Encourage stakeholders to contribute potential solutions that are bounded by the identified opportunities. Product managers should welcome ideas from all sources, emphasizing that the focus should remain on solving the problem at hand. Solutions should be aligned with the identified opportunities and can come from stakeholders, team members, or external sources.
An example of a solution could be to “highlight past stories to share,” directly tied to the opportunity to “Share more stories.”
Promote a culture of experimentation by planning and conducting tests to evaluate and refine proposed solutions. Experiments should focus on validating the riskiest assumptions behind the solutions, rather than testing the entire solution at once. By allocating a dedicated space on the OOSE tree for experiments, product managers can encourage focused and iterative testing.
This approach prevents over-reliance on A/B tests and promotes a more comprehensive exploration of potential solutions.
Mistakes in Sharing Research With Stakeholders
To effectively engage stakeholders, product managers must also avoid common pitfalls when sharing research findings. Here are some mistakes to steer clear of:
1. Recording Interviews
Avoid emailing stakeholders raw recordings of interviews. Lengthy and unedited recordings are unlikely to be listened to or understood effectively.
2. Sending Interview Notes Simply sharing interview notes without context or explanation can lead to misunderstandings. Stakeholders may struggle to make sense of the information without having been present during the interviews.
3. Relying Solely on Research Decks
While research decks can be valuable, relying solely on them for stakeholder meetings may result in low attendance. It’s crucial to create an engaging and interactive environment that encourages stakeholders to actively participate.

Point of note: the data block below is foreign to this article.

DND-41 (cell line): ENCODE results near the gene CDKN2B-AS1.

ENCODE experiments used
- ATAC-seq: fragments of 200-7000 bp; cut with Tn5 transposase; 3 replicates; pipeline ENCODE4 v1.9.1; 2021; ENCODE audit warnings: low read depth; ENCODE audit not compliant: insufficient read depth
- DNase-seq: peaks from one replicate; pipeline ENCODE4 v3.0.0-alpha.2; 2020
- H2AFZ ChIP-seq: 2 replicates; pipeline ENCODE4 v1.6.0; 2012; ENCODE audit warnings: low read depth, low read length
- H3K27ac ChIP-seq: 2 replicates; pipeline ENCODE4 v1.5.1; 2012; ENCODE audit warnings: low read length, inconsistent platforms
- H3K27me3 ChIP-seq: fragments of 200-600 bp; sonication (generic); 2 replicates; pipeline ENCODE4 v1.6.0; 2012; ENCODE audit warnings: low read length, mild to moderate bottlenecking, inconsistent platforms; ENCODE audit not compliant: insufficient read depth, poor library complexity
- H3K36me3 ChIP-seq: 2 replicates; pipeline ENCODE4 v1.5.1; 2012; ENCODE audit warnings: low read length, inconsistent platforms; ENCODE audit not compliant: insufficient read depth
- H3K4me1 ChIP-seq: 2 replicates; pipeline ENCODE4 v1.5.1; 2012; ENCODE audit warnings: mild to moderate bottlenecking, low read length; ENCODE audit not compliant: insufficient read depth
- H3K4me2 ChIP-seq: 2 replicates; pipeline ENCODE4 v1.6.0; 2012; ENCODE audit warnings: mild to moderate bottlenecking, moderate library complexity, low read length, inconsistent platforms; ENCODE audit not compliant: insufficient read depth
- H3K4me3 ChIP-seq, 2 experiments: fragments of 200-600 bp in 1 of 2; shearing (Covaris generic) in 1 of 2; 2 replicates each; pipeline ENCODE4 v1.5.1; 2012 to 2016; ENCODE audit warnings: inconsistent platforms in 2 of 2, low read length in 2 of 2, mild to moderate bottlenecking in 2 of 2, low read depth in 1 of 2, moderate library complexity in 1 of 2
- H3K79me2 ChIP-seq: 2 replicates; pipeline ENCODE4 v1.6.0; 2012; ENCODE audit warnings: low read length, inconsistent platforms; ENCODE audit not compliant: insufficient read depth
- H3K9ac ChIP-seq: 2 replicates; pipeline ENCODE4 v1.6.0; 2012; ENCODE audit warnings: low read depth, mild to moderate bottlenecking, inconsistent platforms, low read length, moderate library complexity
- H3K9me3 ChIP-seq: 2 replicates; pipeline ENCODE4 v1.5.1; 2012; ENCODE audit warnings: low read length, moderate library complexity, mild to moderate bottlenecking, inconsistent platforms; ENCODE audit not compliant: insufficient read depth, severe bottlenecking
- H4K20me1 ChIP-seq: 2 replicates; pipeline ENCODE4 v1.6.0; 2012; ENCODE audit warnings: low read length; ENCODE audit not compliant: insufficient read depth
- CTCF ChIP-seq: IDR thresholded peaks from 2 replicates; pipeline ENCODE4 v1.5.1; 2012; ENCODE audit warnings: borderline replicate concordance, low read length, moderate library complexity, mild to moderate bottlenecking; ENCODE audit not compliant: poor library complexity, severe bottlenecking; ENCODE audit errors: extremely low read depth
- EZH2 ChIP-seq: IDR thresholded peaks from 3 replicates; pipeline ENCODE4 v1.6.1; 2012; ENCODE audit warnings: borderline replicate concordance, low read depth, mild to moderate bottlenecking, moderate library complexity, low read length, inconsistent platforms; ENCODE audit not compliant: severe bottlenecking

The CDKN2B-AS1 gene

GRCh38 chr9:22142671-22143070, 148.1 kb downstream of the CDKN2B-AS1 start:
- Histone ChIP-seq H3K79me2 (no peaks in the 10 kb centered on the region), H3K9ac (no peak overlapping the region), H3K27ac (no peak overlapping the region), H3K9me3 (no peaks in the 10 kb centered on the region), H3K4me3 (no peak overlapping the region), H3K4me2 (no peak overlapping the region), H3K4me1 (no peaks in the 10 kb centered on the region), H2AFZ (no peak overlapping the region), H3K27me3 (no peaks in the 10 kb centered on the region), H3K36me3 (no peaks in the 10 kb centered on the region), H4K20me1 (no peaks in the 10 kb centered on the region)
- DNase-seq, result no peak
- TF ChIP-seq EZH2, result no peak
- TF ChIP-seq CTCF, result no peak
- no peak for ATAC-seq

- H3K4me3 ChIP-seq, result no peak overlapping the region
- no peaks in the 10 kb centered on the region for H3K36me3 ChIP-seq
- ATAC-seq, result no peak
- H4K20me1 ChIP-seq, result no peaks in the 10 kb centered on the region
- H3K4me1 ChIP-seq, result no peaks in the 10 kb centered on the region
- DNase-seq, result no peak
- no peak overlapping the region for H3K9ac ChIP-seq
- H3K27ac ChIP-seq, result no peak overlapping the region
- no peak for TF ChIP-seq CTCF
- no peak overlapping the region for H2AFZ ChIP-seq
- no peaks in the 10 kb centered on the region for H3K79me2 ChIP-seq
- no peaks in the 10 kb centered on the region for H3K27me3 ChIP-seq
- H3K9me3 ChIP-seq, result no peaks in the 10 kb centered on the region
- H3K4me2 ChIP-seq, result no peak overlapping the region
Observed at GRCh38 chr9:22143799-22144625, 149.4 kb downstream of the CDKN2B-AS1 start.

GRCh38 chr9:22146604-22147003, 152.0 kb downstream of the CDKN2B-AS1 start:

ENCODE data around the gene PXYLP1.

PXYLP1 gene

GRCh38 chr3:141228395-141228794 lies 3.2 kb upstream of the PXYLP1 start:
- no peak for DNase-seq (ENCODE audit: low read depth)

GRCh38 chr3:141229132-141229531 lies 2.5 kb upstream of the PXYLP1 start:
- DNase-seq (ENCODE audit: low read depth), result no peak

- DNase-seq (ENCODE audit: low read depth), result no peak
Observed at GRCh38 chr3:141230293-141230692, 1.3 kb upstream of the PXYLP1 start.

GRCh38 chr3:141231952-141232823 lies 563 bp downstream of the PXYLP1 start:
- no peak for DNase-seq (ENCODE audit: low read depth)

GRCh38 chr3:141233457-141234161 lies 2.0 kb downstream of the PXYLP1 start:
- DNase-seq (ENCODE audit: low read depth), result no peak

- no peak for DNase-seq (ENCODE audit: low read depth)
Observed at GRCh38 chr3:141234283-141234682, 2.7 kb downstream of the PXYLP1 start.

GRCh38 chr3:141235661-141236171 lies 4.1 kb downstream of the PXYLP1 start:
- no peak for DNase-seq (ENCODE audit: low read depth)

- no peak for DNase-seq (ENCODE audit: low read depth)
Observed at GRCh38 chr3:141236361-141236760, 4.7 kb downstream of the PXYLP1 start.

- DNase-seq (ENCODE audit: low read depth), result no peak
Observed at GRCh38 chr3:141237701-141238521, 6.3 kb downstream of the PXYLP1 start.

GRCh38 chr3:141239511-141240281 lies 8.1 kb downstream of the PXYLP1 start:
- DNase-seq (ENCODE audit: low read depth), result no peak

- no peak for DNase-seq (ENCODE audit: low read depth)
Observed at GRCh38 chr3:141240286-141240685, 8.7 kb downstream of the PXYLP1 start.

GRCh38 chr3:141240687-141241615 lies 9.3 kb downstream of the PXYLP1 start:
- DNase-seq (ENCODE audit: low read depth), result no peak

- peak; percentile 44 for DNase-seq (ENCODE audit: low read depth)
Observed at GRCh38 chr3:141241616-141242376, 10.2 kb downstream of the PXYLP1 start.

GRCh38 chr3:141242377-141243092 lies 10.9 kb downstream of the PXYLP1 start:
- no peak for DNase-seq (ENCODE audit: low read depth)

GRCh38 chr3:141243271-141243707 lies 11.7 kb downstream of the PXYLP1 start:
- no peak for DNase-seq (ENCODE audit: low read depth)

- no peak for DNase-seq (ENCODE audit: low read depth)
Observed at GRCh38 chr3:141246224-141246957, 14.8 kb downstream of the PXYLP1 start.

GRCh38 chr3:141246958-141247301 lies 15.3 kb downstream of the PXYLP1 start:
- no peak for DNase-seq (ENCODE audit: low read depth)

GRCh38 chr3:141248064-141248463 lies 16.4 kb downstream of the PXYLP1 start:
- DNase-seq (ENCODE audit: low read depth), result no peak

4. Selective Research Sharing
Product managers should refrain from sharing research selectively to support their own arguments. This approach erodes trust and credibility among stakeholders. Instead, be transparent and share research findings, even if they may challenge your initial assumptions. Encourage an open dialogue where stakeholders can contribute their own anecdotes and insights, fostering a collaborative environment.
Wrapping it up
In conclusion, successful stakeholder engagement for product managers involves a shift from a “right answer” mentality to a co-creation mindset. By involving stakeholders in the ideation process, product managers can leverage their expertise and ensure better alignment with desired outcomes. The OOSE tree framework provides a structured approach for collaborative discussions, guiding the exploration of opportunities, solutions, and experiments.
Remember to avoid the common mistakes of sharing research without context or selectively using findings to support predetermined conclusions. Instead, create an inclusive environment where stakeholders feel valued and encouraged to contribute their perspectives.
By adopting these strategies, product managers can foster stronger stakeholder engagement, gain valuable feedback, and ultimately increase the likelihood of buy-in for their solutions. Embrace the power of co-creation and leverage the collective intelligence of stakeholders to drive the success of your product.